Terry McCauliffe revealed another gross inconsistency in the Clinton's argument today on Meet the Press. He argued that since the Clinton's had captured the White working class voter bloc in the primaries, they were the only ones who could defeat Senator McCain in the general election. However, when he was asked whether the party would unite after the primaries and those same working class Whites would then support Senator Obama were he to become the nominee, he replied that he believed they would. The obvious logical conclusion based on his comments is that the Clinton's White working class advantage in the primaries is irrelevant if those voters are going to unify around the eventual nominee anyway. The only assumption is that Mr. McCauliffe is implying that they won't support Senator Obama, then deliberately lying to cover the racially polarizing core of their message. Mr. McCauliffe later went on to state that he believed Black voters would return to support the Clintons if they were to get the nomination despite a lesser number of pledged delegates. This assertion is congruent with the argument of eventual party unification, but goes against the inference that the Clinton's advantage in one particular primary voting bloc is relevant in the general election.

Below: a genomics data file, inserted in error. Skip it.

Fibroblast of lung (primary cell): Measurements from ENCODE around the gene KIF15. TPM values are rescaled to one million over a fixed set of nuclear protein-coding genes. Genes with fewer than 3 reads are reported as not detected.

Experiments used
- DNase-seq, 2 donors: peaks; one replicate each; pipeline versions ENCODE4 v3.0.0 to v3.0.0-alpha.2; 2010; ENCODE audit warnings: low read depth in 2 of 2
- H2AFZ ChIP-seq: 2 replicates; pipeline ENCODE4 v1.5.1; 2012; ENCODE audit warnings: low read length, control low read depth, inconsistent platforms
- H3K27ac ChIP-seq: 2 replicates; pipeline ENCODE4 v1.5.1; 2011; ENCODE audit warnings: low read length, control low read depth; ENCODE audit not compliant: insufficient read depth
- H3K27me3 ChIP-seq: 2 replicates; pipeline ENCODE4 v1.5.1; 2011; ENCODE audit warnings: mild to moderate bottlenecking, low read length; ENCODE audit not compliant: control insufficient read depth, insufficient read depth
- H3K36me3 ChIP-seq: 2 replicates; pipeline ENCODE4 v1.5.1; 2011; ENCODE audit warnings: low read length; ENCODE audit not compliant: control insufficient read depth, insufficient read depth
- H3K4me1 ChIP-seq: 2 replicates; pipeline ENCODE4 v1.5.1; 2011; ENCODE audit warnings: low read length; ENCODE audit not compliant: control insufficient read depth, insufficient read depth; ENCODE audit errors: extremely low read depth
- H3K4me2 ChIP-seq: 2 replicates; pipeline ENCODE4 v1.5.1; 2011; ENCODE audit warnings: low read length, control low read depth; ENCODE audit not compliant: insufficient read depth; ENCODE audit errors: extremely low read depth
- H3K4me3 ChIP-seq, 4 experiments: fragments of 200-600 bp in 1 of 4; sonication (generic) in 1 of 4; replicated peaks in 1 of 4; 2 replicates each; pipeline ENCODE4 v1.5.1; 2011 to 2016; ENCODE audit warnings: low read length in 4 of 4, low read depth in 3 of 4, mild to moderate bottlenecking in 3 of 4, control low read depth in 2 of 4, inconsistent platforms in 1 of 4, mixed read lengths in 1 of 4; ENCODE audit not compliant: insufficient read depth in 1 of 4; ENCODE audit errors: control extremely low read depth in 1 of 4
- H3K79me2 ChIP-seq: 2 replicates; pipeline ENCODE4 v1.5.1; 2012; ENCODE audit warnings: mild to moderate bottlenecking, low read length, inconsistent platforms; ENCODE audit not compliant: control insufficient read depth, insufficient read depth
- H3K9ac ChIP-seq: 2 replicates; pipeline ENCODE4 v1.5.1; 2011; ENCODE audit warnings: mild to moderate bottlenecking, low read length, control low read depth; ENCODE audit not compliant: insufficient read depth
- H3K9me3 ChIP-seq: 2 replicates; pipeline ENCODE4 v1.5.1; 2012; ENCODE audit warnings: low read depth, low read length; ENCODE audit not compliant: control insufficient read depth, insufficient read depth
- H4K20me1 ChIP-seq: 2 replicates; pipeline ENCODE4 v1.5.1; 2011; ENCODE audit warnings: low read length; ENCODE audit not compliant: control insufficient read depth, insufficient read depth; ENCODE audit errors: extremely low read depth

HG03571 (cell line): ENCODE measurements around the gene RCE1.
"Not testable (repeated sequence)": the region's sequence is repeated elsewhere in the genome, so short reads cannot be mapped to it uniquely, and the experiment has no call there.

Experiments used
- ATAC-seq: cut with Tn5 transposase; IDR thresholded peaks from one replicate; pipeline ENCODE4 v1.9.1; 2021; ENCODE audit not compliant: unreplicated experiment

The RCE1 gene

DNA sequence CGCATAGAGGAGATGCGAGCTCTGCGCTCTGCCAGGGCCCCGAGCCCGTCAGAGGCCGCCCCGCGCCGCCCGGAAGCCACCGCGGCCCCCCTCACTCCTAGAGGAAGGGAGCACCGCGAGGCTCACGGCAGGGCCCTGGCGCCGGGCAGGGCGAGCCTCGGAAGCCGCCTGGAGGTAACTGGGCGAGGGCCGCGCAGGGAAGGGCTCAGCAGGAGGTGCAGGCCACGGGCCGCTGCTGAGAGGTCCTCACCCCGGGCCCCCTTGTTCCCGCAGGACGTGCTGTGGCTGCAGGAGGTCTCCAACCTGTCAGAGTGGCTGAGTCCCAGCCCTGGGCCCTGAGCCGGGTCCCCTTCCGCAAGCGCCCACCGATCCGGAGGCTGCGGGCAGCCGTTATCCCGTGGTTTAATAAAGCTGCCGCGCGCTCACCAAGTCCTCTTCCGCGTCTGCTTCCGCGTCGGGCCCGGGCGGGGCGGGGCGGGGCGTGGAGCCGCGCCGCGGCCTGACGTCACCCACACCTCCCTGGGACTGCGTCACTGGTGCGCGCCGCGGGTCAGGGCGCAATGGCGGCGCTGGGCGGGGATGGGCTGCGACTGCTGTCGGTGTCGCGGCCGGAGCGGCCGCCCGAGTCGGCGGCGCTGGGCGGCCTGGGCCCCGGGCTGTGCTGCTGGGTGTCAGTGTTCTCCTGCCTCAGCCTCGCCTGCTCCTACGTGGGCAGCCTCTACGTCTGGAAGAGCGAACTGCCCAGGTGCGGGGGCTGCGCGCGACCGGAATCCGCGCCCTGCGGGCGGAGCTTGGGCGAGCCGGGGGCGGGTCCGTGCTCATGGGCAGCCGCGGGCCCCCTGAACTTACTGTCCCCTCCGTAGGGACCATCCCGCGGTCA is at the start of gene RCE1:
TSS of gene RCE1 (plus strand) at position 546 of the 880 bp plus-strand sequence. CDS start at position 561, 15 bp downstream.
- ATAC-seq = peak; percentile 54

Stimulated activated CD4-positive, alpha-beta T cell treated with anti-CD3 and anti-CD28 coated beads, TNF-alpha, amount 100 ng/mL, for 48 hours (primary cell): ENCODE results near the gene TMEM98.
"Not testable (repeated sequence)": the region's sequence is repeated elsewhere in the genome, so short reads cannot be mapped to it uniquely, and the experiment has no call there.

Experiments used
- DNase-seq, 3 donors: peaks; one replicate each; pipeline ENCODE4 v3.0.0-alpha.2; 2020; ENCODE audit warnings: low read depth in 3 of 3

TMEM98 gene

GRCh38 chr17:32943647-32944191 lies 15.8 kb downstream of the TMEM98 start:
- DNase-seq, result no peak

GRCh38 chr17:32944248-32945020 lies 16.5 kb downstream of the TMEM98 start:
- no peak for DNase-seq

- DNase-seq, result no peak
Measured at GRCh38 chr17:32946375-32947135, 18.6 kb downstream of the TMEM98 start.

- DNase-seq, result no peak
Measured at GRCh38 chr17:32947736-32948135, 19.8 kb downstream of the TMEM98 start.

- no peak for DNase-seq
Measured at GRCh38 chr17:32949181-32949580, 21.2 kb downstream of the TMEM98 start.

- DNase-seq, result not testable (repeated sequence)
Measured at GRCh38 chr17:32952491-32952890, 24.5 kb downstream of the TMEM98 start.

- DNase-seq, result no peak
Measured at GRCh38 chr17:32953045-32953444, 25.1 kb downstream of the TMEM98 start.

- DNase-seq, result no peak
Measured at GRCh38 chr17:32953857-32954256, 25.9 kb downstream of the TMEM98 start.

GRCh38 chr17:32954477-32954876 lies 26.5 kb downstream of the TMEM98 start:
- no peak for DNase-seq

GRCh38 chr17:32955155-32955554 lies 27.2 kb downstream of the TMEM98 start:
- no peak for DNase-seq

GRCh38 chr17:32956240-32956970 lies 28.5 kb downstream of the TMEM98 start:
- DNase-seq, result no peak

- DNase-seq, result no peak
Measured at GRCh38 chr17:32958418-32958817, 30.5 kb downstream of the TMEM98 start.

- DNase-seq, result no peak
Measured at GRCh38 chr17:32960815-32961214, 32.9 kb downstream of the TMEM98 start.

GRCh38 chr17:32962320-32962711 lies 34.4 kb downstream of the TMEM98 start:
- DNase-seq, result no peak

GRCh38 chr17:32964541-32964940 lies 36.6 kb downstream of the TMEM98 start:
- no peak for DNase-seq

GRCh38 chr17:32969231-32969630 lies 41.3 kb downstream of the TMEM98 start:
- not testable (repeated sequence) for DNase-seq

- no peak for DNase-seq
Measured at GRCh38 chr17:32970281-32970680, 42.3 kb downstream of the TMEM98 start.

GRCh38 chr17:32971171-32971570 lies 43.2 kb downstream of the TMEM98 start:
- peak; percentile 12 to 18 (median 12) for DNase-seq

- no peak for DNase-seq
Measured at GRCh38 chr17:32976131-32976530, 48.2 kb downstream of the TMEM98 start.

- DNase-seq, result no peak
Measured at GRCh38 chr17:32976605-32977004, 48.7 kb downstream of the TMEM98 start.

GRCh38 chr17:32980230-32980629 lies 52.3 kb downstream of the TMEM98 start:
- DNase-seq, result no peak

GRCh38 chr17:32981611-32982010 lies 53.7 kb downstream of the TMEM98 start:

The Clinton's need to convince the Superdelegates that they are the only electable candidates because of their dominance with White, lesser educated, blue collar voters. Simultaneously they must also convince them that the racial, social, and economic class divisions created during the primaries will be overcome in the general elections. It is quite clear that these arguments cancel each other out.